BALTIMORE (WJZ)– An increase in rabid bats is causing alarm in Baltimore City. You may have been bitten and not even know it.
Weijia Jiang has more on the spike in cases.READ MORE: Baltimore Police Searching For Missing 18-Year-Old
Bats are invading Baltimore.
“Last year, I had 10 or 15 calls from June to August,” said David Shumaker, owner of Shumaker Animal Control. “This year, I probably average 10 to 15 calls per day.”
The city health commissioner warns, it’s not just bats. It’s rabid bats, which could transmit the fatal disease to people and pets.
“Once rabies becomes a virus in the human system, people die,” said Bill Wiseman from the Harford County Health Department.
Animal Control has already collected 188 bats this year. A dozen tested positive for rabies, compared to 11 of 222 bats in all of 2010.READ MORE: 'I Think That Is Just Horrible': Owner Of Escaped Zebras On The Loose In Prince George's County Charged With Three Counts Of Animal Cruelty
Just two weeks ago in Aberdeen, nearly 30 people were vaccinated for rabies after a bat colony infested two apartment complexes.
“At night, I see them flying real close to us, above our heads,” Perrywood Apartments resident Michael Jones said.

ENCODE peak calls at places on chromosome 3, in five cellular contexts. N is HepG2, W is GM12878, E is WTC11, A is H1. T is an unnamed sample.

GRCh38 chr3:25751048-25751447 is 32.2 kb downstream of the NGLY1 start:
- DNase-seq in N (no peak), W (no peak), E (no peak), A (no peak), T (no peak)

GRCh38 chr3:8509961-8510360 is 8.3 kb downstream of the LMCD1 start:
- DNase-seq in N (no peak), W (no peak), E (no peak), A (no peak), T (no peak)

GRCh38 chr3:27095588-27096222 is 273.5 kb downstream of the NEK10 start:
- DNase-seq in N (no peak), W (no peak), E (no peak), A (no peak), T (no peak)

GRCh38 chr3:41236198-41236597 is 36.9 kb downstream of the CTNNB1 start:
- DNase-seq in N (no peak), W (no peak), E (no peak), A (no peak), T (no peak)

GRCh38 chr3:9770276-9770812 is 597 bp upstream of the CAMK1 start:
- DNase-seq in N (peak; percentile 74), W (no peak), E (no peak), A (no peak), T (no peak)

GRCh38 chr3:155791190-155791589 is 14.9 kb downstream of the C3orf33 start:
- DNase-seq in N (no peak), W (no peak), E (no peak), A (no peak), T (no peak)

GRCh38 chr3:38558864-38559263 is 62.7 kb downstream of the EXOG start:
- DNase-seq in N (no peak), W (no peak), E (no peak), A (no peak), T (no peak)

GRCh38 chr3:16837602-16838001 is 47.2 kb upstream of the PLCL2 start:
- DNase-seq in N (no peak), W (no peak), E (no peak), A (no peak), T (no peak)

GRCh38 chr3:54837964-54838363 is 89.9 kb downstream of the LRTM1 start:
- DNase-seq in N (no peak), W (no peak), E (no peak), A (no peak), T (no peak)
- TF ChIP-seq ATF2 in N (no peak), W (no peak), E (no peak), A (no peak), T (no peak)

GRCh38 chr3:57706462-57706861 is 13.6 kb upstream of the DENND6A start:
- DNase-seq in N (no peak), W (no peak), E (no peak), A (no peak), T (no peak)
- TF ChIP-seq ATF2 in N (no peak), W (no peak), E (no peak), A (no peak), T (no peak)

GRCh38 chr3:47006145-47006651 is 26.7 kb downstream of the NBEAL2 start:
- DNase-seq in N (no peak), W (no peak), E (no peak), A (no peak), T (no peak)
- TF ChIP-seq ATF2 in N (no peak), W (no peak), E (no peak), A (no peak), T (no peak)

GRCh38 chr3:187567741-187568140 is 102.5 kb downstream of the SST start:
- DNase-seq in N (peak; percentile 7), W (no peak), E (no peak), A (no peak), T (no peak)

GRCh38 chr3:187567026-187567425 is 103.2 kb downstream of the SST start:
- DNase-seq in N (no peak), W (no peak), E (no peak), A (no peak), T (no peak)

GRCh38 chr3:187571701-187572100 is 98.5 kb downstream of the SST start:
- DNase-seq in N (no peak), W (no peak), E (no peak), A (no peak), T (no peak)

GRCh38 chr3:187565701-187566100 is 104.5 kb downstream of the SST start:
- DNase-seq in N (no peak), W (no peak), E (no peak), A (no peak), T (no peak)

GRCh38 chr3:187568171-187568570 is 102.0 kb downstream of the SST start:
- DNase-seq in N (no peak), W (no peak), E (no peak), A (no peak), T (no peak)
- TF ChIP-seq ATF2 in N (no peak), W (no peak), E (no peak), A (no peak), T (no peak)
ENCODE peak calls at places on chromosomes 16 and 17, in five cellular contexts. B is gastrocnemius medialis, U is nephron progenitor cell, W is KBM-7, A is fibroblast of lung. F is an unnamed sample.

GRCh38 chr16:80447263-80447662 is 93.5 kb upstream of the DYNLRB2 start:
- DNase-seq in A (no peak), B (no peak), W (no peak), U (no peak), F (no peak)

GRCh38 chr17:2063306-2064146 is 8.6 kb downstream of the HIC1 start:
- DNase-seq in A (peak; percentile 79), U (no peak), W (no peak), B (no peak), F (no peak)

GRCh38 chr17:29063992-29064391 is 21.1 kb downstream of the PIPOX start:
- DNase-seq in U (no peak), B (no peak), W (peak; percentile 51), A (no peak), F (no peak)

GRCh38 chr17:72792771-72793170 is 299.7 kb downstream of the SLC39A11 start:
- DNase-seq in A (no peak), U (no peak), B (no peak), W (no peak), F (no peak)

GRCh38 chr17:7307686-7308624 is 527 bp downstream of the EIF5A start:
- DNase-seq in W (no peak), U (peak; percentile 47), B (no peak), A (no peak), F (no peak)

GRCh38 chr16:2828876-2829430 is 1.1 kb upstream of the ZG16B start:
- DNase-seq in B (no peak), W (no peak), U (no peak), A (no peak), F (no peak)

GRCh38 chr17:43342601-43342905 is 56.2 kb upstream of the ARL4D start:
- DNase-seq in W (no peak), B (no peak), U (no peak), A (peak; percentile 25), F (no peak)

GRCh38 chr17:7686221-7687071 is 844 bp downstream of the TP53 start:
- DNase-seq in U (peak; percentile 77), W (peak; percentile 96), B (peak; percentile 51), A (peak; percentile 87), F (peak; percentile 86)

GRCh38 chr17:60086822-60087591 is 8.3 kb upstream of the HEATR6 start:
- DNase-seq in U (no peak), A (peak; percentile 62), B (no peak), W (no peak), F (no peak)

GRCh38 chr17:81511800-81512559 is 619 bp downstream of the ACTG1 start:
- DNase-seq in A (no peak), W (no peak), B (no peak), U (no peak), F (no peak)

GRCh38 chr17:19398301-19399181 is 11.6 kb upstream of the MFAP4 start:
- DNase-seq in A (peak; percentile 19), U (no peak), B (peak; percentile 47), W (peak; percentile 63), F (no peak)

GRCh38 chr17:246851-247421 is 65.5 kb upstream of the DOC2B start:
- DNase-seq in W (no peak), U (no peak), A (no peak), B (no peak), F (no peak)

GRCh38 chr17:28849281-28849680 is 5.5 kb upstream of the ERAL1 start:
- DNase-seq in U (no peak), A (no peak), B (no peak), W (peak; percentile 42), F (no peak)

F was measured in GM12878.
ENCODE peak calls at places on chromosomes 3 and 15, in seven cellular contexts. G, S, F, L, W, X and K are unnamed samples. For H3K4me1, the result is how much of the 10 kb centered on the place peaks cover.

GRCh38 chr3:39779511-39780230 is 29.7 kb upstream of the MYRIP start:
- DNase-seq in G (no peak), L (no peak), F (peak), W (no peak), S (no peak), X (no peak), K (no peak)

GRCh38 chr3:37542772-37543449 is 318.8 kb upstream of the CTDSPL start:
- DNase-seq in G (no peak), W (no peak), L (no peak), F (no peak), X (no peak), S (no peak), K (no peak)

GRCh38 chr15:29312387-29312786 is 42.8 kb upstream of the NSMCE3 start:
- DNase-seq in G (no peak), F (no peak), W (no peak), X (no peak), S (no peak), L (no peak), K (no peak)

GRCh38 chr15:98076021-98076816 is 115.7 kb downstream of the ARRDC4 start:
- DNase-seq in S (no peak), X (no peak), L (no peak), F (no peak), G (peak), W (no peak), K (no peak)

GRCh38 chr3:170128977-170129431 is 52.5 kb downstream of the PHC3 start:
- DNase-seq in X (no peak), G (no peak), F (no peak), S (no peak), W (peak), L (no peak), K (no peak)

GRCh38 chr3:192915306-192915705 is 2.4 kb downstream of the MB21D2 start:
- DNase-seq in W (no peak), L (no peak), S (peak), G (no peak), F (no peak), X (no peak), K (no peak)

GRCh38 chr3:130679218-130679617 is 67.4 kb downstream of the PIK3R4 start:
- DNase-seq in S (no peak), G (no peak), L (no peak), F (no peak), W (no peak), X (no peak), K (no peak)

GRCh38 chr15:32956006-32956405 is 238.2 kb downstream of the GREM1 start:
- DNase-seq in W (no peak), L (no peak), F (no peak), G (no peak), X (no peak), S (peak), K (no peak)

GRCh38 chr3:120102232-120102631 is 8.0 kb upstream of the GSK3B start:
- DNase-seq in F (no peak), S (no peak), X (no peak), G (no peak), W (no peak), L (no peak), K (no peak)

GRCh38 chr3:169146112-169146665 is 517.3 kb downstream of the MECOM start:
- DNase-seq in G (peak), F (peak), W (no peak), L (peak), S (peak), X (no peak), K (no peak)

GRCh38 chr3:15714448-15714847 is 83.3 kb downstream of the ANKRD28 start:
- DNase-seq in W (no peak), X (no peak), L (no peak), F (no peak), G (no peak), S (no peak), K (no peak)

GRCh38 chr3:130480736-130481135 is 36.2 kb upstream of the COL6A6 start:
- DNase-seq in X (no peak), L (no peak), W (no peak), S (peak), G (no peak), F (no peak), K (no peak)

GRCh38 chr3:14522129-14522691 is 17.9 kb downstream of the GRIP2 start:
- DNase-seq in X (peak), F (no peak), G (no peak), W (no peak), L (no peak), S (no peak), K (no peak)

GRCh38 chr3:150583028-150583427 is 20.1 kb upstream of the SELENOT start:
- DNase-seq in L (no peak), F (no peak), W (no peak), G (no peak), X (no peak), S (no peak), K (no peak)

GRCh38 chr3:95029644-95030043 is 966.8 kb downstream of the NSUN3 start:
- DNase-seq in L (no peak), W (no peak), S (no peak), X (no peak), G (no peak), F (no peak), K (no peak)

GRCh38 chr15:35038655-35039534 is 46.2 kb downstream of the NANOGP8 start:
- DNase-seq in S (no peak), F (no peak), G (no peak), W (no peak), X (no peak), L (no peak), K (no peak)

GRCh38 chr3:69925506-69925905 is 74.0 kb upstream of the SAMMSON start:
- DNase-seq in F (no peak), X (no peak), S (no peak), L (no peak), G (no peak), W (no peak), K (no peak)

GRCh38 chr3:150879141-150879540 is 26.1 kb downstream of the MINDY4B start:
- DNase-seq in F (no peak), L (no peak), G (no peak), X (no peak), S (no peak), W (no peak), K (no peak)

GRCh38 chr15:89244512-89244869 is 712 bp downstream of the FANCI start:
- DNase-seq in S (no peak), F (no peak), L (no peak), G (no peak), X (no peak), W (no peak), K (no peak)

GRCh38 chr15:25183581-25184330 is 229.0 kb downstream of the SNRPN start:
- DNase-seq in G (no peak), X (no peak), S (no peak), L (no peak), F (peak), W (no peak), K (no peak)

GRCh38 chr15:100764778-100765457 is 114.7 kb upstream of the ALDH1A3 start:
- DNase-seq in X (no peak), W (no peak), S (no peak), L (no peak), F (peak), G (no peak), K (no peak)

Health experts say you may be bitten by a bat and not even know it because of how small they are. An adult bat is about an inch and a half, so you can imagine how tiny its teeth are.
“You do get a scratch, and you’ll say where did that come from?” Kevin Usilton, director of Baltimore Animal Control, said. “If you have a bat in your house, call 311 immediately.”
Many are also calling private animal controllers like Shumaker, who describes the current bat population as the biggest he’s seen in 25 years.
“It starts at 2 a.m., it’s all day long,” Shumaker explained. “I had seven bat calls today.”MORE NEWS: Heavy Traffic Expected Downtown Thursday Evening
Why so many bats? Shumaker says this summer’s extreme heat provides more insects for them to eat, leading to more reproduction. Then, rabies is transmitted through saliva.